After sharing the heartwarming story of his new marriage, Hasan switches to a much tougher battle he faced with his father and himself on the night of September 12th, 2001. Sparing the details, Minhaj recounts the infuriating experience he faced the night his family was victim to a hate crime: someone anonymously called his home, threatened to kill them, smashed their car windows, and stole his belongings from inside. Hasan, livid at the time, remembers watching his father calmly sweep up the broken glass from the road. He ran up to his father with rage, demanding a response, asking him, “Why aren’t you saying something?”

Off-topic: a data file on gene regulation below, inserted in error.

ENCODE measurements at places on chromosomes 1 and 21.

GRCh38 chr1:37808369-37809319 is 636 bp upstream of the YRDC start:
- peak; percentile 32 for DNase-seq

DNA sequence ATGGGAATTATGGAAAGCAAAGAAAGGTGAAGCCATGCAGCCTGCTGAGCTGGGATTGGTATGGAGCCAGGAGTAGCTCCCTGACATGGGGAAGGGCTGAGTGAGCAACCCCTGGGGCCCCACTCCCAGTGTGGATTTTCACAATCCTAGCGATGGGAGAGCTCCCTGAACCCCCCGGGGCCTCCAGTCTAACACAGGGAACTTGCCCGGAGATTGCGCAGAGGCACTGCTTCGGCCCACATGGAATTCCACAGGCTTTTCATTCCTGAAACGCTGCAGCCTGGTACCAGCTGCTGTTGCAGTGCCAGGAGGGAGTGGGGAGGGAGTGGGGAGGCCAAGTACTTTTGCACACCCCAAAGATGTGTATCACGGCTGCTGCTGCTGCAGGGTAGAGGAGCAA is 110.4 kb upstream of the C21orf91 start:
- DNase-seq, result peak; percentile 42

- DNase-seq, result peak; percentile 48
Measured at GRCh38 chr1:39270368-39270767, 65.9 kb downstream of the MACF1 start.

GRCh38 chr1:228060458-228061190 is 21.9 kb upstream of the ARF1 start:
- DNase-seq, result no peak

To this, his father only responded, “ye cheez to hoti hain.. aur ye cheez honge. – These things happen, and these things will continue to happen. That’s the price we pay for being here.” At the heart of this retelling, Hasan speaks of a dilemma many immigrants relate to. He explains the generational difference he felt with his father in that moment, where he saw that when they came to the United States, his father felt like he had to pay what Minhaj calls, ‘the American Dream Tax.” This price paid by newcomers to face this unquestionable experience of bigotry in order to be permitted a different life in the West rings similar to the ways one plays their cards, sacrificing certain rights or comforts for others.